Consuming a balanced high fat diet for 16 weeks improves body composition, inflammation and vascular function parameters in obese premenopausal women

Heidi J. Silver*, Hakmook Kang, Charles D. Keil, James A. Muldowney, Heidi Kocalis, Sergio Fazio, Douglas E. Vaughan, Kevin D. Niswender

*Corresponding author for this work

Research output: Contribution to journalArticlepeer-review

13 Scopus citations

Abstract

Objective Inflammation, insulin resistance and vascular dysfunction characterize obesity and predict development of cardiovascular disease (CVD). Although women experience CVD events at an older age, vascular dysfunction is evident 10 years prior to coronary artery disease. Questions remain whether replacing SFA entirely with MUFA or PUFA is the optimal approach for cardiometabolic benefits. This study tested the hypotheses that: A) body composition, inflammation and vascular function would improve with a high fat diet (HFD) when type of fat is balanced as 1/3 SFA, 1/3 MUFA and 1/3 PUFA; and b) body composition, inflammation and vascular function would improve more when balanced HFD is supplemented with 18C fatty acids, in proportion to the degree of 18C unsaturation. Methods Obese premenopausal women were stabilized on balanced HFD and randomized to consume 9 g/d of encapsulated stearate (18:0), oleate (18:1), linoleate (18:2) or placebo. Results Significant improvements occurred in fat oxidation rate (↑6%), body composition (%fat: ↓2.5 ± 2.1%; %lean: ↑2.5 ± 2.1%), inflammation (↓ IL-1α, IL-1β, 1 L-12, Il-17, IFNγ, TNFα, TNFβ) and vascular function (↓BP, ↓PAI-1, ↑tPA activity). When compared to HFD + placebo, HFD + stearate had the greatest effect on reducing IFNγ (↓74%) and HFD + linoleate had the greatest effect on reducing PAI-1 (↓31%). Conclusions Balancing the type of dietary fat consumed (SFA/MUFA/PUFA) is a feasible strategy to positively affect markers of CVD risk. Moreover, reductions in inflammatory molecules involved in vascular function might be enhanced when intake of certain 18C fatty acids is supplemented. Long term effects need to be determined for this approach.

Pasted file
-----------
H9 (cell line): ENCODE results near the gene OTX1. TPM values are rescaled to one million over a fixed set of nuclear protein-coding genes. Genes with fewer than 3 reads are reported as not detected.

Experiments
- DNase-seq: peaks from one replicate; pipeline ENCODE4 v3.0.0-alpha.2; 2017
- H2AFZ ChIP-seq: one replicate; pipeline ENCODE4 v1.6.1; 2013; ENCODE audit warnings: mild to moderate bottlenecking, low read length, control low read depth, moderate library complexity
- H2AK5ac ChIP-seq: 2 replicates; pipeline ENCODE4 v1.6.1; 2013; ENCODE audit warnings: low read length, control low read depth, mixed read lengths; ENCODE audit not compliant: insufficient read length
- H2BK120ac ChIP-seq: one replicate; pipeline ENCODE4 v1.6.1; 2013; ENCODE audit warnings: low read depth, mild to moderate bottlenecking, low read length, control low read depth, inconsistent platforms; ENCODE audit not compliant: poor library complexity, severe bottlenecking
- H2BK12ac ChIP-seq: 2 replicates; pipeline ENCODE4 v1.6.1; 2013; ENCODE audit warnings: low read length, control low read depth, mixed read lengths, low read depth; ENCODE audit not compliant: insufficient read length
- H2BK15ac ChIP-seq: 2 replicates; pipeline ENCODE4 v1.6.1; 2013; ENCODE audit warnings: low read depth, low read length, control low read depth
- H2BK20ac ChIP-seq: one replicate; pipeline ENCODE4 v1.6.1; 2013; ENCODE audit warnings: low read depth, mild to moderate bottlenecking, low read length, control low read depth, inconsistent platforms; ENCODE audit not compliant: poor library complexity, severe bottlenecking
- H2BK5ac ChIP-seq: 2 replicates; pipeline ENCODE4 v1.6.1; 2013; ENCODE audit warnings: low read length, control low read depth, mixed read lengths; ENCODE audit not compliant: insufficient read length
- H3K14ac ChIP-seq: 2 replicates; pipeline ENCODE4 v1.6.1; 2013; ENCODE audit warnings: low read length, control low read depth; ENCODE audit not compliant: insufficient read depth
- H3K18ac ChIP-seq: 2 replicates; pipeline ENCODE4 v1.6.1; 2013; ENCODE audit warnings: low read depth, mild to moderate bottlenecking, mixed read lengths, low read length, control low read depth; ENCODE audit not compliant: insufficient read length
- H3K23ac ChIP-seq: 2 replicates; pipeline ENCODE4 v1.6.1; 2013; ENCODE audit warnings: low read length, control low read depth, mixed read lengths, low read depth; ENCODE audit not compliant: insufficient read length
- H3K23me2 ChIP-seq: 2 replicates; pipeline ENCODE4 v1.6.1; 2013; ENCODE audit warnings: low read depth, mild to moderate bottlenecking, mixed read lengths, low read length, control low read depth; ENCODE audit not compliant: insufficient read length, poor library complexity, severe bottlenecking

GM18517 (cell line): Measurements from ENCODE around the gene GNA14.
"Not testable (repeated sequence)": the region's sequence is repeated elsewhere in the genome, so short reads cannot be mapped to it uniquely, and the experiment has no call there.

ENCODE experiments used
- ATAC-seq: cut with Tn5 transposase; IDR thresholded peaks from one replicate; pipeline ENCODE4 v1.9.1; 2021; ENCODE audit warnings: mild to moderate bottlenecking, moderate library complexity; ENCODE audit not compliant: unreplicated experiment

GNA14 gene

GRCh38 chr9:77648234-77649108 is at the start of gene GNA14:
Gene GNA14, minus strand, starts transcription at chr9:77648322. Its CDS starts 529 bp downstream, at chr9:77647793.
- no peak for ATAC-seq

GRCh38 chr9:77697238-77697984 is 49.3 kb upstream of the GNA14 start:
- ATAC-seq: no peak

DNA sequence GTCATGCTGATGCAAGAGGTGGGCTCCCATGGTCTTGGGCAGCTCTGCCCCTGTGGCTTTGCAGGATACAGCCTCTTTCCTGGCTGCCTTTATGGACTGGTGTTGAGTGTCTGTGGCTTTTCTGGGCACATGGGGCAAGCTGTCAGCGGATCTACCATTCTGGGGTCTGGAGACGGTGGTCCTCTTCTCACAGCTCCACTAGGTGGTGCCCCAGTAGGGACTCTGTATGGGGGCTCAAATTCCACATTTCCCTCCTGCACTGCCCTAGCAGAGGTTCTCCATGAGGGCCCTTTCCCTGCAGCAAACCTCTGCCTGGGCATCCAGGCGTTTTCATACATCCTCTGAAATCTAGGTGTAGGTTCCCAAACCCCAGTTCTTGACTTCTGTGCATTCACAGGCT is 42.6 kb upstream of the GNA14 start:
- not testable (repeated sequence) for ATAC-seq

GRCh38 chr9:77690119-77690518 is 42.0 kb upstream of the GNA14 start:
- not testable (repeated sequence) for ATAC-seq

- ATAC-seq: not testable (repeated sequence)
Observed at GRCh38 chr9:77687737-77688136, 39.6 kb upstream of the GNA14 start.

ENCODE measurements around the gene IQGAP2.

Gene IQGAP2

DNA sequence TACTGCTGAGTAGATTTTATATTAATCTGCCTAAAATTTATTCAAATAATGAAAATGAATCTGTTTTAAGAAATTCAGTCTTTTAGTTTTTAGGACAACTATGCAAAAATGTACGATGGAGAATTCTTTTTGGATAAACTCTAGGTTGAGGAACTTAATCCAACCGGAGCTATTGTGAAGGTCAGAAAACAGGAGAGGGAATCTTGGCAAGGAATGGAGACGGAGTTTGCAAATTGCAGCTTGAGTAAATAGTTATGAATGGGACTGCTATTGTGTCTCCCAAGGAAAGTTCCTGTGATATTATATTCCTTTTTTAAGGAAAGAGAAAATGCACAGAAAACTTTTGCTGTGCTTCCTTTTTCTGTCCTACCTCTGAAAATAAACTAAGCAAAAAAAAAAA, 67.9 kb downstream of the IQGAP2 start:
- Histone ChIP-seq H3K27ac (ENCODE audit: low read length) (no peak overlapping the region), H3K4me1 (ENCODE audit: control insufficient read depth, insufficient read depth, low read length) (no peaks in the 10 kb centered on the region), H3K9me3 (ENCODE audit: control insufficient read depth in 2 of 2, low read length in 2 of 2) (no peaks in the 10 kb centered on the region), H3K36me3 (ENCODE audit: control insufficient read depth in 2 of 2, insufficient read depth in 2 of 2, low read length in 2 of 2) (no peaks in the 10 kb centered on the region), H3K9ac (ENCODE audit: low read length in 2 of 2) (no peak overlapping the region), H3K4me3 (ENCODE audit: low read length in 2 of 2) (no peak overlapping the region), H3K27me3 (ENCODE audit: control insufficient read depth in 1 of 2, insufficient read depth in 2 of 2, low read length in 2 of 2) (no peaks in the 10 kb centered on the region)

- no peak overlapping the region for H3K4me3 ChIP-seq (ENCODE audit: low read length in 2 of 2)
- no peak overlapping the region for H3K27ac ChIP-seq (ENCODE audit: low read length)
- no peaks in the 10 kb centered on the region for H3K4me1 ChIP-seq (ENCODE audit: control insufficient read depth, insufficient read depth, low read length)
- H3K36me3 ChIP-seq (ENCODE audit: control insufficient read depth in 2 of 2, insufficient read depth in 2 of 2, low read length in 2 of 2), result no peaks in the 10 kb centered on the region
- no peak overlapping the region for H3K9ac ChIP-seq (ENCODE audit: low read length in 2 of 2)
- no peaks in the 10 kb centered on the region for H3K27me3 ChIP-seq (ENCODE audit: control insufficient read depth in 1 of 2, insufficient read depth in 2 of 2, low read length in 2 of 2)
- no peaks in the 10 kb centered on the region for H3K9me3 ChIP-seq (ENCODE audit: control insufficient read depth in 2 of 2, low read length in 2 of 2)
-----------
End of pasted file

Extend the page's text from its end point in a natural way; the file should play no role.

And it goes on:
Original languageEnglish (US)
Pages (from-to)562-573
Number of pages12
JournalMetabolism: Clinical and Experimental
Volume63
Issue number4
DOIs
StatePublished - Apr 2014

Keywords

  • Cardiovascular
  • Endothelial
  • Fatty acid
  • Inflammation
  • Obesity

ASJC Scopus subject areas

  • Endocrinology, Diabetes and Metabolism
  • Endocrinology

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